• In an embodiment, the load buses 728, 732, and 736 may be coupled to the common DC bus 738. In an embodiment, the load buses 728, 732, and 736 may be coupled to the common DC bus 738 via power electronics devices 752, 754, and 756, respectively. Power electronics devices 752, 754, and 756 may be power conversion devices, such as AC/DC converters, DC/DC converters, and/or DC/AC converters, coupled to the load buses 728, 732, and 736 and coupled to the common DC bus 738. Power electronics devices 752, 754, and 756 may transfer power from/to the load buses 728, 732, and 736 to/from the common DC bus 738. Power electronics devices 752, 754, and 756 may be configured to filter injected signals in the common DC bus 738 such that the injected signals do not pass along to the load buses 728, 732, and 736. Power electronics devices 752, 754, and 756 may contain hardware to enable load buses 728, 732, and 736 to be disconnected, individually or as a group, from the common DC bus 738, such as in response to a trigger signal. Power electronics devices 752, 754, and 756 may be fully isolated devices, providing galvanic isolation between the common DC bus 738 and the load buses 728, 732, and 736, such as full bridge DC/DC converters, half bridge DC/DC converters, resonant DC/DC converters, DC/AC converters, and/or hexaformers. In an embodiment, all the power electronics devices 752, 754, and 756 may provide isolation. In another embodiment, only a portion, or none, of the power electronics devices 752, 754, and 756 may provide isolation as long as isolation between the loads 726 a, 726 b, 730 a, 730 b, 734 a, 734 b of the DC micro-grid 700 and the power generators 704 a, 704 b, 706 a, 706 b, 710 a, 710 b and energy storage devices 714 a, 714 b, 718 a, 718 b, 722 a, 722 b of the DC micro-grid 700 is provided at least at one point in the DC micro-grid 700.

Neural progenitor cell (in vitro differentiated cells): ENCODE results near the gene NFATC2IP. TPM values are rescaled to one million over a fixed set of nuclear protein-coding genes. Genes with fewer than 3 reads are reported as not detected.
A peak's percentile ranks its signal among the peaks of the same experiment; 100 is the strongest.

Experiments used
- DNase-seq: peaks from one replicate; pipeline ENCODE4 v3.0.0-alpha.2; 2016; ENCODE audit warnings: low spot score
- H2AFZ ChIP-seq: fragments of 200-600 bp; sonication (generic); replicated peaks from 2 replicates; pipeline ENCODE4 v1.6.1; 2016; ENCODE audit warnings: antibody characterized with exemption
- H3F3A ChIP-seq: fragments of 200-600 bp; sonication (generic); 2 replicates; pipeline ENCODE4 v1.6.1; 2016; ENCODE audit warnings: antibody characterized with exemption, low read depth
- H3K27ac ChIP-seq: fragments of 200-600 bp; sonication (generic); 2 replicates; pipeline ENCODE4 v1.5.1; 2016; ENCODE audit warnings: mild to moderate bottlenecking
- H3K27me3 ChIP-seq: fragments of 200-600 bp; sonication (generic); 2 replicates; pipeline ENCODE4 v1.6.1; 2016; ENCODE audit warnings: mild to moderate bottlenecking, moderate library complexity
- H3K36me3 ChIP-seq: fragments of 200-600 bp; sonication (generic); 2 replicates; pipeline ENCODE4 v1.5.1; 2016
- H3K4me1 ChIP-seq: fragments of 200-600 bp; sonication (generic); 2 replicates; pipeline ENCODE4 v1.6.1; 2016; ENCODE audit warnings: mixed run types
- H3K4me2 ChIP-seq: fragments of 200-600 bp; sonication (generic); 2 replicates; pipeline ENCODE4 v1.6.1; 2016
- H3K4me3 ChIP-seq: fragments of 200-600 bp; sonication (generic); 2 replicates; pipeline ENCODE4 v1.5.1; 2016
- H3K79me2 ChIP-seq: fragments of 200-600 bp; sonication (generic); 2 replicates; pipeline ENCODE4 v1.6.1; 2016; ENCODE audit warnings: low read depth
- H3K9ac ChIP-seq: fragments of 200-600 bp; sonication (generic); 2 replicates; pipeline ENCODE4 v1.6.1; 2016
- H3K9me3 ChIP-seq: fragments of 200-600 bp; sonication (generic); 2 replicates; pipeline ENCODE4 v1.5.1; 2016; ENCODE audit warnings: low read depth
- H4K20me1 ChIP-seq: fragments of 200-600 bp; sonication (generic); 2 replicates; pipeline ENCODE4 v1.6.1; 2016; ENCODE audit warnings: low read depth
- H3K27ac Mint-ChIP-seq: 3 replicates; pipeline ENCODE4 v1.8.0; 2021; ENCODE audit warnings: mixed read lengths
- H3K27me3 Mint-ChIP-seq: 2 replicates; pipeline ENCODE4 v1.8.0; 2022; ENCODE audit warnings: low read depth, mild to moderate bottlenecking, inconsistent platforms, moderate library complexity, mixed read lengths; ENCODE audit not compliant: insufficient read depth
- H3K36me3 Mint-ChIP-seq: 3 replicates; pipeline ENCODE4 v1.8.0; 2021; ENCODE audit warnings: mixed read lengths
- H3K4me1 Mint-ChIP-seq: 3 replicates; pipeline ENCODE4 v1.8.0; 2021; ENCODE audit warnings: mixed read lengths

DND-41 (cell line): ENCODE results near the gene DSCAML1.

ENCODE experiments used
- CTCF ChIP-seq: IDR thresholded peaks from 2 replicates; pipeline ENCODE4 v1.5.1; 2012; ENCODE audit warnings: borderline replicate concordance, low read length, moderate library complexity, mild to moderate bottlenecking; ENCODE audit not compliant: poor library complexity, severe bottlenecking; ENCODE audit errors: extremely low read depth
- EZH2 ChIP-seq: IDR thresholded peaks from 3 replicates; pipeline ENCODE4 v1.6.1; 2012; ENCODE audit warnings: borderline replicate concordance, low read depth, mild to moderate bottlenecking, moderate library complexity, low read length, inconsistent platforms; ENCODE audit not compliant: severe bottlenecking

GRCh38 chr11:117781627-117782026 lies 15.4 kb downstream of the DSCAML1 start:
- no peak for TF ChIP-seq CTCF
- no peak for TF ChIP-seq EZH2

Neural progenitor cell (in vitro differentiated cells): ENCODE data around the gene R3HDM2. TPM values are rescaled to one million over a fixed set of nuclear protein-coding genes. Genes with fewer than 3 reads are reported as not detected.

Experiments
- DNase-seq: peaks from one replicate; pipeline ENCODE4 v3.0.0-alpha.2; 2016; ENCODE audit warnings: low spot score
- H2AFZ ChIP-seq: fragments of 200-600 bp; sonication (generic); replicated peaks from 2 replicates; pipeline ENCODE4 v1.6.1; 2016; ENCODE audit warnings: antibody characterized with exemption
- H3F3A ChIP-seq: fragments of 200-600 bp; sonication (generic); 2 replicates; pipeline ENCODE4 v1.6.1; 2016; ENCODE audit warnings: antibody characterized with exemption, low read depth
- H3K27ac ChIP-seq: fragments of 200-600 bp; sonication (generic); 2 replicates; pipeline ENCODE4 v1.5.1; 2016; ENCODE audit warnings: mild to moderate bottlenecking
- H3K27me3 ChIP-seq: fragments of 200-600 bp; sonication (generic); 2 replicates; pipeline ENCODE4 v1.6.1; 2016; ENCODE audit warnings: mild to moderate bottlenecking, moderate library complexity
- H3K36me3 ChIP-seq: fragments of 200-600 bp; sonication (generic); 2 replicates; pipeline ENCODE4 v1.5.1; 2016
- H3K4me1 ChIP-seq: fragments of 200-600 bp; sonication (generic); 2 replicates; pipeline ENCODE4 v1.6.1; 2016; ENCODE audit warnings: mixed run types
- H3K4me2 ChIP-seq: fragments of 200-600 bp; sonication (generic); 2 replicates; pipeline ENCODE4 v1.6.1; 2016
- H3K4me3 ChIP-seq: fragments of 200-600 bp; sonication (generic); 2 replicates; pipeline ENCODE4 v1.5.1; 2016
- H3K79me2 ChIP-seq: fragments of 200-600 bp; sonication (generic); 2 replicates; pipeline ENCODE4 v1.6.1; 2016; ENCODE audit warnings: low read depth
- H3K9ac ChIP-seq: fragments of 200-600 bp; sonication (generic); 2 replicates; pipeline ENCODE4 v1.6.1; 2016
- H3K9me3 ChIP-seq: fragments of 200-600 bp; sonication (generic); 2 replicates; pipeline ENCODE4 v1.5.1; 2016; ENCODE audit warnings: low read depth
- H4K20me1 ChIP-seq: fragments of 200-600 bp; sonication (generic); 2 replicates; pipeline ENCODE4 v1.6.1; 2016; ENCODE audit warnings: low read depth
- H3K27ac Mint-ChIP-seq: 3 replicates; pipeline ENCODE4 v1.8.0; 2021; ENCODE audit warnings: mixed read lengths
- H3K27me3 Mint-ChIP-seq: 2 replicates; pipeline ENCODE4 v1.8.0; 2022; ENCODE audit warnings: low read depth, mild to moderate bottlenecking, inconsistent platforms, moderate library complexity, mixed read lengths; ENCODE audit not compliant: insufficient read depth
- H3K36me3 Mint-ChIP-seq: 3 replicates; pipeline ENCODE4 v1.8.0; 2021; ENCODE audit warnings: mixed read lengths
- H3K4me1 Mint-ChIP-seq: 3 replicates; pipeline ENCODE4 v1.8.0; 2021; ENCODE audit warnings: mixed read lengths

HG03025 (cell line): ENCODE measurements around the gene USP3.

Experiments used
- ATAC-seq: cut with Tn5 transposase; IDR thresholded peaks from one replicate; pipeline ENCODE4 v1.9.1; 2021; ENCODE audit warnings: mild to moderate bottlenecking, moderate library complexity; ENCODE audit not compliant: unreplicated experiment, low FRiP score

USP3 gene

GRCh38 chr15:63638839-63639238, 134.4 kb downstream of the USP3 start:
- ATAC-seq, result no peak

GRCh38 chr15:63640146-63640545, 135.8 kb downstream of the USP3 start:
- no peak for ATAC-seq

• In an embodiment, power electronics device 752 may be a DC/AC converter coupling the load bus 728 to the common DC bus 738. In operation, power electronics device 752 may convert DC received from the common DC bus to AC. Additionally, the power electronics device 752 may increase or decrease the voltage and/or current of the energy received from the common DC bus 738 before sending it to the load bus 728. In an embodiment, the power electronics device 752 may be a high efficiency isolation transformer, such as a hexaformer, which may provide isolation between the AC load bus 728 and the common DC bus 738. In an embodiment, power electronics device 754 may be a DC/DC converter coupling the load bus 732 to the common DC bus 738. In operation, the power electronics device 754 may increase or decrease the voltage and/or current of the energy received from the common DC bus 738 before sending it to the load bus 732. In an embodiment, power electronics device 756 may be a DC/DC converter coupling the load bus 736 to the common DC bus 738. In operation, the power electronics device 756 may increase or decrease the voltage and/or current of the energy received from the common DC bus 738 before sending it to the load bus 736.